What is significant?
The Singleton Medical Centre is a two storey brick building with a rendered facade, established in 1889 by Dr John Singleton as a dispensary to administer free medical attention and provide spiritual guidance to the poor. The dispensary originally included a large central mission hall at the rear with meeting rooms. The main building contained a large dispensary, two waiting rooms, two consulting rooms, a reading room, a registry office for the unemployed, a coffee room and book store. The facade is symmetrically composed about a pedimented doorway on the ground floor with paired round-headed arched windows deliniated into bays by panelled pilasters.
How is significant?
The Singleton Medical Centre is of historical and architectural significance to the State of Victoria.
Why is it significant?
The Singleton Medical Centre is of historical significance as a substantial reminder of the work of Dr John Singleton, one of Melbourne's most active and generous philanthropists. Dr Singleton was born in Dublin in 1808 and arrived in Victoria in 1851. He was initially involved with temperance societies and gaol visiting, and was a vocal opponent of capital punishment. Whilst practising medicine in Warrnambool, Mt. Gambier and Maryborough, he developed an interest in Aboriginal affairs and helped establish the Framlingham Aboriginal Reserve near Warrnambool. After returning to Melbourne in 1867 Singleton continued his philanthropic works, establishing the free medical dispensary in 1869 as well as a number of other facilities such as night shelters and a retreat for friendless and fallen women and widow's cottages in Collingwood. The original 1869 dispensary eventually became inadequate for the purpose and the present building was constructed using funds from a public appeal. It remains the crowning achievement of Singleton's work in providing free medical care in the working-class suburbs of Melbourne and appears to be the last surviving building with which Dr. Singleton was associated.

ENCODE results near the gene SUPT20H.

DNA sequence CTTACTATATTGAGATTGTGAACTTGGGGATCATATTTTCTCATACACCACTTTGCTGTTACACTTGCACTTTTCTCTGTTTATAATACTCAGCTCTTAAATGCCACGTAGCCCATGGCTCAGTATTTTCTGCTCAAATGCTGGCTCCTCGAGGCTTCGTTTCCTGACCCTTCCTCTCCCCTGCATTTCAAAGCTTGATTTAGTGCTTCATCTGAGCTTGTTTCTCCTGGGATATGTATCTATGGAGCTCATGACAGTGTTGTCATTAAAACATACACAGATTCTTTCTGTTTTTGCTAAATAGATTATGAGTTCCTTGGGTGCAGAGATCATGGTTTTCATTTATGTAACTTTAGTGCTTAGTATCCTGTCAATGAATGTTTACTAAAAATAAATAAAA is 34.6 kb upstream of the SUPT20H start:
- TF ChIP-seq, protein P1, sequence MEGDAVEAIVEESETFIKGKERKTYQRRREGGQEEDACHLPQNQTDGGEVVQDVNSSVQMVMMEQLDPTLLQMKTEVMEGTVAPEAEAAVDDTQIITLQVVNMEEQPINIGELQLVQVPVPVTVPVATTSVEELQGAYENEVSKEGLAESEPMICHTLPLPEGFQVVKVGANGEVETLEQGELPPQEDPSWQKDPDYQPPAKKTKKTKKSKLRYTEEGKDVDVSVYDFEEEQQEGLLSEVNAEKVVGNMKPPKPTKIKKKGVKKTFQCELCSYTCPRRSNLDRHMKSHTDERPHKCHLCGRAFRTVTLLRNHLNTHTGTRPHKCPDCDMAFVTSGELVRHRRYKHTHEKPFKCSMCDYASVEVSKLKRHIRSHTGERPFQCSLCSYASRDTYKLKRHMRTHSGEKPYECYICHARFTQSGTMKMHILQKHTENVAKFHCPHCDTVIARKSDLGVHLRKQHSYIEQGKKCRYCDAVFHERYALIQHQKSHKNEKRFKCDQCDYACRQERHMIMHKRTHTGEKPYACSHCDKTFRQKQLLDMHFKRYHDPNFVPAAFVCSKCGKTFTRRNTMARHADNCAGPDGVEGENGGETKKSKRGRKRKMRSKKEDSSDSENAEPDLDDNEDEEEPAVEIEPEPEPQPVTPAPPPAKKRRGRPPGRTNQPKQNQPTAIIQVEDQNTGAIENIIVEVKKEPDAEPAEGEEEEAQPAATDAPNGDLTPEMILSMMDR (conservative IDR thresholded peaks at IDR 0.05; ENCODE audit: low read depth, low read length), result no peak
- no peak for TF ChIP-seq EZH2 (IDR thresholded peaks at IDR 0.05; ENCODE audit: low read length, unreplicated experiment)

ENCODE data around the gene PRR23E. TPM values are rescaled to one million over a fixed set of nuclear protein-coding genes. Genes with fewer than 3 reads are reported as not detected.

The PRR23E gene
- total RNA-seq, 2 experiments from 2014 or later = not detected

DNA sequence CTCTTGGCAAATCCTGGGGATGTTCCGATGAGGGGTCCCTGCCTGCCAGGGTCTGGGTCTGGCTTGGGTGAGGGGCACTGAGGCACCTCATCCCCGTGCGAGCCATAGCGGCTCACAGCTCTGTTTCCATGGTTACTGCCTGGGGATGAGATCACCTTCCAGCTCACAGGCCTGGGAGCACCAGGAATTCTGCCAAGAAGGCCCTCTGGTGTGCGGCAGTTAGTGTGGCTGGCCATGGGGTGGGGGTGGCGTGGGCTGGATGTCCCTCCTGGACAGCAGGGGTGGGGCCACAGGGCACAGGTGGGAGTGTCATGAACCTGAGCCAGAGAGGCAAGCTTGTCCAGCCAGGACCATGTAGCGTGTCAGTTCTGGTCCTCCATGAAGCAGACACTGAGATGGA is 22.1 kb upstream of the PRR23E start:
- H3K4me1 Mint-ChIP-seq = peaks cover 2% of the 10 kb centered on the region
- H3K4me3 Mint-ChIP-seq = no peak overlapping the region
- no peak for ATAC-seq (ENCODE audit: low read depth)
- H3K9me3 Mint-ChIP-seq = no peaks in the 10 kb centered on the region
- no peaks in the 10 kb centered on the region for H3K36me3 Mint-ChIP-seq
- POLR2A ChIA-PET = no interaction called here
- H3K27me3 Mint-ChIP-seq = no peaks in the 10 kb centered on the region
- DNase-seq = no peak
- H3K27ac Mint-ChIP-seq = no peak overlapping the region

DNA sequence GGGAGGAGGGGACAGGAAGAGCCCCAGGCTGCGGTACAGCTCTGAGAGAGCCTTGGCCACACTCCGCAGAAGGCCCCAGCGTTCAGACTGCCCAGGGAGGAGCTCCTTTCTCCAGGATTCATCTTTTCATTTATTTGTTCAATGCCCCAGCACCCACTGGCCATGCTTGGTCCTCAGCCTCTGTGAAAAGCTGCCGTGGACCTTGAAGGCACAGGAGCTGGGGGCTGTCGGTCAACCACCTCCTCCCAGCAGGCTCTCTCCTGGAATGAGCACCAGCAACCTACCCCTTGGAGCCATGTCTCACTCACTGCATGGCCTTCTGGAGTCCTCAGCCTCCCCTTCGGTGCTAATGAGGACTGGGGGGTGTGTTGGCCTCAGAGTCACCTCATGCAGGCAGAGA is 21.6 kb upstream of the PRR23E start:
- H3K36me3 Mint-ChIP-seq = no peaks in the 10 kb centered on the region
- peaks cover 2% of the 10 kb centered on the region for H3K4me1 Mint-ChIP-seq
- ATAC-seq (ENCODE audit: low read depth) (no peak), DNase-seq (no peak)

The Singleton Medical Centre is of historical significance as a reminder of the early provision of social welfare and medical care in Victoria. The Dispensary was one of the first ventures to distribute free medical attention to the poor. It, and the other welfare facilities established by Singleton, demonstrate the extent of poor people?s reliance on philanthropy at a time when governments provided few welfare services. The site was also the first home of the Salvation Army in Melbourne, the Army using the dispensary?s hall. Of particular significance in the history of medical care in Victoria is the fact that Singleton was a great supporter of women in medical practice and the Collingwood dispensary became the first practice to employ a female doctor, Laura Morgan.
The Singleton Medical Centre is of architectural significance as an example of late 19th century institutional architecture. Although parts of the facade have been removed, sufficient remains to provide a good example of the conservative classicism that was prevalent in institutional architecture during the 1880s boom years.